Membership fees at 49ers Fit are, appropriately enough, $49 per month.
Among the friendly faces you'll find at the NFL team-owned gym in southwest San Jose is personal trainer Candice Cornejo. She showed us around the 36,500 square foot facility, complete with a 100-foot miniature replica of a football field, high-tech recovery lounge, and dozens of exercise machines.
"We have dumbbells, weightlifting... lots of fun stuff," Cornejo said.
The trainers at 49ers Fit are pumped -- partly because of their ownership's surprising season, and because it's the time of year when gym membership surges.
"It's super exciting," Cornejo said. "You're coming here to better yourself."
If you got a new gym membership this year — perhaps as a holiday gift, or a New Year's resolution, you might feel eager and energized. You're also paying dues to your gym of choice. But realistically, Cornejo concedes many new gym members might quickly give up, and start squandering their membership fees by spring.
However, she insists you can avoid that with one step.
"Make a plan," Cornejo says. "You want to set realistic goals, so that you're still coming in February and March."
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NBC Bay Area Responds is asked to tackle gym complaints year-round. Most involve contract disputes. You need to know what you're getting in to: are you starting off with a free trial membership? Or, is it actually a long-term commitment with one free month? Are your membership fees on auto-pay or auto-renew? What about canceling? Are there penalties?
That's where we see the most disputes: canceling. It's what happened to Susan Mister and her husband, when they left their Gilroy gym after it closed its swimming pool.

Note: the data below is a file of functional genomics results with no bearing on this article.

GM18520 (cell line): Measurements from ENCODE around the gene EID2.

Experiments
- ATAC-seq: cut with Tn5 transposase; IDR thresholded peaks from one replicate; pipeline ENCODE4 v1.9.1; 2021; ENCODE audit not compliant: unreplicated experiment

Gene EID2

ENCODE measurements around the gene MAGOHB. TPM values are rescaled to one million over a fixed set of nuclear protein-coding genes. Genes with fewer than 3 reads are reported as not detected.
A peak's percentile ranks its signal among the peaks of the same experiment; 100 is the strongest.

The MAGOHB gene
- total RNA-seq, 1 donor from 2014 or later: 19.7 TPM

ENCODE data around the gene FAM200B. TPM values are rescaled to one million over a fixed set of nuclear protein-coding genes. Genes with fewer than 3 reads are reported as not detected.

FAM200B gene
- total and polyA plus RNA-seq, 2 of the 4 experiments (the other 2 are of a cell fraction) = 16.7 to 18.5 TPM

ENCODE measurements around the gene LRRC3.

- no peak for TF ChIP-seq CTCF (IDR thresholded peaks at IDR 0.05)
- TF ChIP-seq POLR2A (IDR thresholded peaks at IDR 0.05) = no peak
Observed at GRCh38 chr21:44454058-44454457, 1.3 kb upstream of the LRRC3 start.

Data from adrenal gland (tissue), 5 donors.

"It was not that easy getting the money back," Mister said.
Today, Mister is happy with her new workout studio, Fit 4 Life in Gilroy. But she needed our help last year, after struggling to get a $320 refund from her former gym.
"Reading contracts is important in anything, but in the fitness industry, you've got to know what you're getting into," she said.
The U.S. Federal Trade Commission has an entire section of its website dedicated to gym contracts. It cautions consumers about "...high-pressure sales tactics, misrepresentations, and broken cancellation policies."
Back at 49ers Fit, personal trainer Candice Cornejo suggests three steps to get a gym membership off on the right foot:
- First, ask friends and family for recommendations.
- Second, pay a visit to the gym yourself. "Ask questions," Cornejo says. "Don't be afraid to ask questions."
- Third, read the membership contract, line-by-line. "Take your time," Cornejo says. "We'll email it to you."
If you have second thoughts or decide a gym just isn't for you, California law gives you up to five business days to change your mind about a gym contract. You can learn more by reviewing the California Health Studio Services Contract Law Legal Guide.